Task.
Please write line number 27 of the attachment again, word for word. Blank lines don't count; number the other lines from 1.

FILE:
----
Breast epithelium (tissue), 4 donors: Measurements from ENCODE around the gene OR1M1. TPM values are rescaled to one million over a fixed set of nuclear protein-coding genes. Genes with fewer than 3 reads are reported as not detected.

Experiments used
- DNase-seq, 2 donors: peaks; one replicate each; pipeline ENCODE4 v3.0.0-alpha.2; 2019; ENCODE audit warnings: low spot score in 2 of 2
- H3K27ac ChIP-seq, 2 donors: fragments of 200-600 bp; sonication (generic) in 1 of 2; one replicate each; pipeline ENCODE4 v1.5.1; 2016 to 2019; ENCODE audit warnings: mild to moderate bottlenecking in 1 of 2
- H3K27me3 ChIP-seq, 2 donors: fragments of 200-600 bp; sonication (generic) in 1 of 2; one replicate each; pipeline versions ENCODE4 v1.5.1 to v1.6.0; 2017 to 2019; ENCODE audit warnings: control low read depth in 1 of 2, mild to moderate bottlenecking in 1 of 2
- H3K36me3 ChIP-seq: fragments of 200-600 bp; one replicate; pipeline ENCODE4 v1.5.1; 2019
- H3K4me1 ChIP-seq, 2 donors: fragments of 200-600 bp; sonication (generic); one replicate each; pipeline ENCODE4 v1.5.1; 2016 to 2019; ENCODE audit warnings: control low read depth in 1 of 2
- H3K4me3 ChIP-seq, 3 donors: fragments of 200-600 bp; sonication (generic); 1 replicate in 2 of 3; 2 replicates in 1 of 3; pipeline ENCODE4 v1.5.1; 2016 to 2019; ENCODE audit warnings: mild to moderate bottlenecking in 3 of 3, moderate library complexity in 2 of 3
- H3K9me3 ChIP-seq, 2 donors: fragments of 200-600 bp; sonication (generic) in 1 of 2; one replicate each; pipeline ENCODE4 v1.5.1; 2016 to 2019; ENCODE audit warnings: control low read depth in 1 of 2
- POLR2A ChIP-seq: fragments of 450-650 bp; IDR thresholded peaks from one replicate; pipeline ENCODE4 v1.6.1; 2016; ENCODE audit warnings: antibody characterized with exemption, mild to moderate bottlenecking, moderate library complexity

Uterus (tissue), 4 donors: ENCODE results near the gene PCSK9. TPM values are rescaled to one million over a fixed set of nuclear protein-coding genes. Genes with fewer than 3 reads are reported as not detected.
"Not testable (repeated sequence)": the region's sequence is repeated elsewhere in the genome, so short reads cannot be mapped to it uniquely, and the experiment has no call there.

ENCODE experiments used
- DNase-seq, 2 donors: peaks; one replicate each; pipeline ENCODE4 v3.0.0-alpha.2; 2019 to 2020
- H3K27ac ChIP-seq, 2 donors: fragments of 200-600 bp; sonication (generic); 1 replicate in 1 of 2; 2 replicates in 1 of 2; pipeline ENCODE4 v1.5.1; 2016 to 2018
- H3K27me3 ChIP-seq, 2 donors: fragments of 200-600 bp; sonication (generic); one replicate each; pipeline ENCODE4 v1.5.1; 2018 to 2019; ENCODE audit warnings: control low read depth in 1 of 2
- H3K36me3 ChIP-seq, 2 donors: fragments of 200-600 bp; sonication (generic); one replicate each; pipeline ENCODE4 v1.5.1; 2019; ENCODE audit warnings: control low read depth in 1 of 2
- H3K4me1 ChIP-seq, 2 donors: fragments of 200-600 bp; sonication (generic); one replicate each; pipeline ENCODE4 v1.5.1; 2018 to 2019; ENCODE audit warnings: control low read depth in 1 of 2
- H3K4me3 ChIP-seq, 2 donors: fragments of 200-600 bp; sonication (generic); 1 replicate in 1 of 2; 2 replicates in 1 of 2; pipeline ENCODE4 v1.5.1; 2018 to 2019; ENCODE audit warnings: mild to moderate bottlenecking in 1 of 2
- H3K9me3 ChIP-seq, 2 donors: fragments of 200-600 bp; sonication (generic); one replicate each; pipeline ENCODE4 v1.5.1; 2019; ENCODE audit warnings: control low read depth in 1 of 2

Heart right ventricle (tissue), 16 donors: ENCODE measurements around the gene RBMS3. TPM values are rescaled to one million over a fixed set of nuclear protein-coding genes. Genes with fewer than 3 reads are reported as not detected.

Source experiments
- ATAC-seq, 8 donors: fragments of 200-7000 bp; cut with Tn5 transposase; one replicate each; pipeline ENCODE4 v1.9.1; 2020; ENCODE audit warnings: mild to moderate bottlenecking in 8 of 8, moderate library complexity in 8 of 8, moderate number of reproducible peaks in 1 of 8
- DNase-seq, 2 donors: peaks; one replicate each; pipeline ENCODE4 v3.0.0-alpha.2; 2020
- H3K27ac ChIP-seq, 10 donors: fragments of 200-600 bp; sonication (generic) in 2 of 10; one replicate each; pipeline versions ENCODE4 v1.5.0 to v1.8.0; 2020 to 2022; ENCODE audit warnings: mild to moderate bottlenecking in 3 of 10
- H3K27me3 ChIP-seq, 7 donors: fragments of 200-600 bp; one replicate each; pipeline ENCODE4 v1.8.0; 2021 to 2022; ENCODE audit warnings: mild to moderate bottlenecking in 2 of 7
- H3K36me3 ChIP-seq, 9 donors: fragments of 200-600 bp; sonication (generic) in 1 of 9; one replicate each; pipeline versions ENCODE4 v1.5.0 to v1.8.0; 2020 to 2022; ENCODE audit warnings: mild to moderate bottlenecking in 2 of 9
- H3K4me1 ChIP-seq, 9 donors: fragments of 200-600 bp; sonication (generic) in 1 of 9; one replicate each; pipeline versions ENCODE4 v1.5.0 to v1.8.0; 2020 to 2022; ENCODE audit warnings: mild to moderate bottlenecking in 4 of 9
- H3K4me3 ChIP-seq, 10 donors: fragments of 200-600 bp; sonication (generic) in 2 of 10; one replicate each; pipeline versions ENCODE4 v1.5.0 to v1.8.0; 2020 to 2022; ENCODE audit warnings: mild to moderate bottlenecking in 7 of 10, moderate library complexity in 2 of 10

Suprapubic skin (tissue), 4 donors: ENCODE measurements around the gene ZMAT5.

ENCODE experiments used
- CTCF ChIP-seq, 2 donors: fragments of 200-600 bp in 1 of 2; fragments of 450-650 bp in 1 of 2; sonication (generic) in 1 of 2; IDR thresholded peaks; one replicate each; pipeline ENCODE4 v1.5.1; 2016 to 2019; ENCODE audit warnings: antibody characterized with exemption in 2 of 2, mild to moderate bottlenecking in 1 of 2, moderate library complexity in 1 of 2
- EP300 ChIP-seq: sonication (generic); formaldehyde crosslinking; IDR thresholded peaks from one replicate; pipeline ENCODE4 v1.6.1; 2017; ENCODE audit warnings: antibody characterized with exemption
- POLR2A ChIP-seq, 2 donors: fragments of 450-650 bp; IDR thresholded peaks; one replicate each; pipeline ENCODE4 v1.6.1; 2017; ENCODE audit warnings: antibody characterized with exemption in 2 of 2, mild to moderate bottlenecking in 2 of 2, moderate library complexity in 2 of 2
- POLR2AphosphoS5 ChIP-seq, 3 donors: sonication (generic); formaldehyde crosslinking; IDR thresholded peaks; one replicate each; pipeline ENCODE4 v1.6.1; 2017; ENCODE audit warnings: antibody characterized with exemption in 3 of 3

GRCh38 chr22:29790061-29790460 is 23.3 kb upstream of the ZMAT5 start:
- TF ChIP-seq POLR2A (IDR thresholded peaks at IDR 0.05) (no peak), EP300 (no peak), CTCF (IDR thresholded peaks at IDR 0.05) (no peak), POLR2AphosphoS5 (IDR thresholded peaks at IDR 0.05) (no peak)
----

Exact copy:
- H3K36me3 ChIP-seq, 9 donors: fragments of 200-600 bp; sonication (generic) in 1 of 9; one replicate each; pipeline versions ENCODE4 v1.5.0 to v1.8.0; 2020 to 2022; ENCODE audit warnings: mild to moderate bottlenecking in 2 of 9